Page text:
Politicians call for inquest into emergency response to crash that killed MLA

·4 min read

Two northern Manitoba leaders are asking for an inquiry to be called into the death of MLA Danielle Adams, as both the time it took for emergency workers to arrive on scene and the ability of emergency workers to assist Adams once they got there have been called into question.

Adams, 38, was the MLA for Thompson, and a wife and mother to two sons when she was killed in a head-on collision with a semi-trailer truck on Highway 6 south of Ponton on Dec. 9. Highway 6 connects Thompson and Winnipeg, and Adams was travelling for work in Winnipeg when the collision happened.

According to Thompson Mayor Colleen Smook, who spoke to the Winnipeg Sun on Monday, after the accident Adams was still alive, but she died before emergency responders able to deal with the emergency and her injuries arrived on scene.

There have also been reports that one emergency worker who arrived on the scene that day didn’t know they were being called to the site of an accident and that Adams had already succumbed to her injuries by the time emergency workers with the proper equipment and training to extricate Adams from the vehicle arrived on scene.

Smook said it is time for an inquest to study how emergency services could be better coordinated in northern Manitoba and how the emergency system could do a better job of sending the right people, depending on what the specific emergency is.

“We have to do a better job of figuring out the state of our different emergency services and we need to figure out with the fire service and the emergency services what the protocols are once there is a call,” Smook said.

[caption id="attachment_667384" align="alignnone" width="828"] Thompson Mayor Colleen Smook said she supports calls for an inquiry into the emergency response to the Dec. 9 crash that killed Thompson MLA Danielle Adams. Handout photo[/caption]

According to Smook currently when people in the north call 911, dispatchers then contact the closest emergency department based on location, but that means that sometimes the most appropriate departments aren’t always sent out to deal with a call.

“There is a need to assess each department and see what training those departments have and what equipment they have, so that the appropriate people are always sent to accidents and emergencies,” Smook said.

Smook added she would like to see the inquiry because she believes that residents in northern Manitoba should not have to deal with slower wait times or inferior emergency services just because of where they live.

“We need to make sure that every person who calls in an emergency gets the best and most appropriate services that are available no matter where they are,” Smook said.

Niki Ashton, the federal NDP MP for Churchill-Keewtinook Aski, is calling for an inquiry into the response to the crash and has sent a letter to Manitoba’s chief medical examiner requesting an inquest to examine the emergency response.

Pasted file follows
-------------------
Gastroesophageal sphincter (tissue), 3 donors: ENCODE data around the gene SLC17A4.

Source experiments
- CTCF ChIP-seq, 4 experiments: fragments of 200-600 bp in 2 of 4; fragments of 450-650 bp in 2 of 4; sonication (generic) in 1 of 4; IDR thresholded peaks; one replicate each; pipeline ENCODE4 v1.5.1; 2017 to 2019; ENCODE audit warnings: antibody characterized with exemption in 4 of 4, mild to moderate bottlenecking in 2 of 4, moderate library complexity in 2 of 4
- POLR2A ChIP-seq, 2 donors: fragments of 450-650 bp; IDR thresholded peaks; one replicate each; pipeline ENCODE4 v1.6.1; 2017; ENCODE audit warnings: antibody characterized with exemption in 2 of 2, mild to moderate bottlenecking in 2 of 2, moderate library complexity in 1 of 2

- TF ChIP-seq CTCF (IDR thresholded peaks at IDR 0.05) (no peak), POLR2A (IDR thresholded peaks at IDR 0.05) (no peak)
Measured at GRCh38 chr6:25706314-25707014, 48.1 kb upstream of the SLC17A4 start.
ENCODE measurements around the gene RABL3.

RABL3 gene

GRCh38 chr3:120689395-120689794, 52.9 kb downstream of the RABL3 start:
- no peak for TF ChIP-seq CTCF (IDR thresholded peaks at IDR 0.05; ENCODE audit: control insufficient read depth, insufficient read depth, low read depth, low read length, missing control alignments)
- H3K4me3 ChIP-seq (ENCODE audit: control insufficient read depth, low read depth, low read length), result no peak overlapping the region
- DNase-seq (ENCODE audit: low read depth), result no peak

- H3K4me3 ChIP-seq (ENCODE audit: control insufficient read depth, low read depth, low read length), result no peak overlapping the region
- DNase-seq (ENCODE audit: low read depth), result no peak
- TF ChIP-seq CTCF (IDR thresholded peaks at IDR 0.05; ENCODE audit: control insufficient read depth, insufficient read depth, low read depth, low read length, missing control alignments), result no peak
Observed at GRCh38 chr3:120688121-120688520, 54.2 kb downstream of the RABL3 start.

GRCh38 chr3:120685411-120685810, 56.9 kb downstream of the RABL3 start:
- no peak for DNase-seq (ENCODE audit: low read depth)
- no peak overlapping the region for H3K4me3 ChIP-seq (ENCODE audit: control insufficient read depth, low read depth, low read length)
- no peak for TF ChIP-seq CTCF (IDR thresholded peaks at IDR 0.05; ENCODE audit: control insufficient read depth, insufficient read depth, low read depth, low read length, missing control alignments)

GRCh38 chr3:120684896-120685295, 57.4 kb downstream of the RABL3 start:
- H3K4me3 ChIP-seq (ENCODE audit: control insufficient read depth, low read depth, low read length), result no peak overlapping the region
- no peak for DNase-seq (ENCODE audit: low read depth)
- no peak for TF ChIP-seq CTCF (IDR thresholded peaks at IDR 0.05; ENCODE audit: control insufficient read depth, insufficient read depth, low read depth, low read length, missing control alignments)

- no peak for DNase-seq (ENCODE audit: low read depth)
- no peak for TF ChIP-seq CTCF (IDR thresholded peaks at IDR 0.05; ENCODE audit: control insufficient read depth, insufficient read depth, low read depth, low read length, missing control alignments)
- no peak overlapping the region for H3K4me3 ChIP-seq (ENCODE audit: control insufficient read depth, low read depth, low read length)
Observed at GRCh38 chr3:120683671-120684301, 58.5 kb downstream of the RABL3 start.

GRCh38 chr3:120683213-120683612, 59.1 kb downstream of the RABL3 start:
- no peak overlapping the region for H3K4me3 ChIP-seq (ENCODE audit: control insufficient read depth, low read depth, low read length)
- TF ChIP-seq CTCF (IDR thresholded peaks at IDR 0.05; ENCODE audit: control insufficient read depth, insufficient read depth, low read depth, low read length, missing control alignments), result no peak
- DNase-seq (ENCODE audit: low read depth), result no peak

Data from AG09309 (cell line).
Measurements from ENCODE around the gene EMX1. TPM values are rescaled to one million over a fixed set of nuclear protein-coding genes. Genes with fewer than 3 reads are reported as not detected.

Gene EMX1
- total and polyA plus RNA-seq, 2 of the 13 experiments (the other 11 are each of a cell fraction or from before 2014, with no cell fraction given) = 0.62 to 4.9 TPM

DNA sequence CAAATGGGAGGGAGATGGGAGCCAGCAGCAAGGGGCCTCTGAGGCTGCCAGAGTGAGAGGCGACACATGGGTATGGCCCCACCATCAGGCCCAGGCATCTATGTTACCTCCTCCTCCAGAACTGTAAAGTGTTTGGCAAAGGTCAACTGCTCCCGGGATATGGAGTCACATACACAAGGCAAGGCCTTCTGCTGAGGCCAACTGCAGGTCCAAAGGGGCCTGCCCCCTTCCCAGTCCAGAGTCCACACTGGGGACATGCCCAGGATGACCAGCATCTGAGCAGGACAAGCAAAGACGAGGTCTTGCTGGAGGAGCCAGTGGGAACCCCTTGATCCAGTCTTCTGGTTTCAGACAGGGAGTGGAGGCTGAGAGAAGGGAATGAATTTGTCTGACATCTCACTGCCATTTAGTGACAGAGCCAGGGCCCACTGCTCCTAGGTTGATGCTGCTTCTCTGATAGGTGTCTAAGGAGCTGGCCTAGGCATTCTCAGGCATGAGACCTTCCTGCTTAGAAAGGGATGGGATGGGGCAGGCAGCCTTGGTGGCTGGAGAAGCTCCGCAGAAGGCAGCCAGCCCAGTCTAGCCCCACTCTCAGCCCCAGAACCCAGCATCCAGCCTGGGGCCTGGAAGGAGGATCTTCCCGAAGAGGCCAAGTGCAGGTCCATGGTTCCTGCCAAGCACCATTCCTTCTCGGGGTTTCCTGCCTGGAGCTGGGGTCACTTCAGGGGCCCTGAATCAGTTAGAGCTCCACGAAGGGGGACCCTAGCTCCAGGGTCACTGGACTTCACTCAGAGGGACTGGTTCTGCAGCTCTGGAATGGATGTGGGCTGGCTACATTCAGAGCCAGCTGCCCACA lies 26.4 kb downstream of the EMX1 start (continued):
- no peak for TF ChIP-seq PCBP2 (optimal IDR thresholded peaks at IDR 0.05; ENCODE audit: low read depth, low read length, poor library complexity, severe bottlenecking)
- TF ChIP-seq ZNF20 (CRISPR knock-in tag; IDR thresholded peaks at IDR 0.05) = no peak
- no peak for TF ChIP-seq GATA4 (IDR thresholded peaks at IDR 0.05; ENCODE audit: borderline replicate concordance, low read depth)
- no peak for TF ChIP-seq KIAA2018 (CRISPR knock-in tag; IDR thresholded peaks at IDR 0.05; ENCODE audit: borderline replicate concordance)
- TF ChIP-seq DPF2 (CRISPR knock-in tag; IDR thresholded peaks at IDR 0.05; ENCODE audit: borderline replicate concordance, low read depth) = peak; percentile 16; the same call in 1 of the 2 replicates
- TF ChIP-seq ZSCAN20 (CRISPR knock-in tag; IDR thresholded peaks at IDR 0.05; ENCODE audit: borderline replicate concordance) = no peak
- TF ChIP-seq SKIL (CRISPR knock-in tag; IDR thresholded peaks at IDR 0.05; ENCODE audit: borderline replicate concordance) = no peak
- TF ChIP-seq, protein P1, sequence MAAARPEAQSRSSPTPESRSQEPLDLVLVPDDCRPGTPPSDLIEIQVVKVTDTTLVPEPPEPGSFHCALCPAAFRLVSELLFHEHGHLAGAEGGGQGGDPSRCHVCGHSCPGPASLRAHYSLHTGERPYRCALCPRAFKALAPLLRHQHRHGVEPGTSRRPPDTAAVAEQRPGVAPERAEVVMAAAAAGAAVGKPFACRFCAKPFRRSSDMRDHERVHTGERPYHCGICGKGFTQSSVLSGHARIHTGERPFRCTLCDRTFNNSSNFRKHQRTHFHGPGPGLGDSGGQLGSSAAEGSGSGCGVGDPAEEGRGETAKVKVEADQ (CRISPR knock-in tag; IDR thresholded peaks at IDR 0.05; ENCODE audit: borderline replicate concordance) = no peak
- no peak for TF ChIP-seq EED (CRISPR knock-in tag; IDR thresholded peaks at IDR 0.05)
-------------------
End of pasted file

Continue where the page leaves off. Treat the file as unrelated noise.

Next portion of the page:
Ashton says an inquiry should look into snow clearing and road maintenance in the area, because of how dangerous some of the roads and highways can get due to snow and other winter conditions.

The Winnipeg Sun reached out to Shared Health asking both for comment on the incident, and if they could offer a timeline of events that day.

In an email, a Shared Health spokesperson said they are now “reviewing the circumstances, timelines and response to this specific incident,” but could not comment specifically on what happened that day.

“Patient privacy legislation prevents us from speaking to specific individual cases, but we nevertheless want to express our condolences to the family, friends and colleagues of this individual for their loss.

“Generally speaking, ground transport is the primary 911 response for the vast majority of incidents, including those on Manitoba highways. In northern Manitoba, response to remote locations can involve lengthy drive times, even when road conditions are ideal.”

Shared Health also explained what the process is in Manitoba when someone needs to be extricated from a vehicle, but said they are looking into whether that process needs to be changed so that more emergency workers can offer extrication.

“Extrication of patients is the responsibility of fire resources who respond to emergencies alongside emergency medical response. Prior to this incident, Shared Health had been reviewing options to ensure extrication is available in remote northern communities where an integrated fire/paramedic response is not always possible.”

The Winnipeg Sun also reached out to the Manitoba Association of Health Care Professionals, (MAHCP) a union that represents hundreds of rural paramedics in the province, but in an email a MAHCP spokesperson said they were not in a position to offer comment at this time.

“We don’t have enough information to be able to comment on this incident specifically,” the spokesperson said. “We represent Shared Health paramedics, not any first responders (i.e., firefighters, police or paramedics) directly employed by the City of Thompson, nor do we know who responded.

“We have not received any details or heard from any of our members about this incident.”

— Dave Baxter is a Local Journalism Initiative reporter who works out of the Winnipeg Sun. The Local Journalism Initiative is funded by the Government of Canada.

Dave Baxter, Local Journalism Initiative Reporter, Winnipeg Sun

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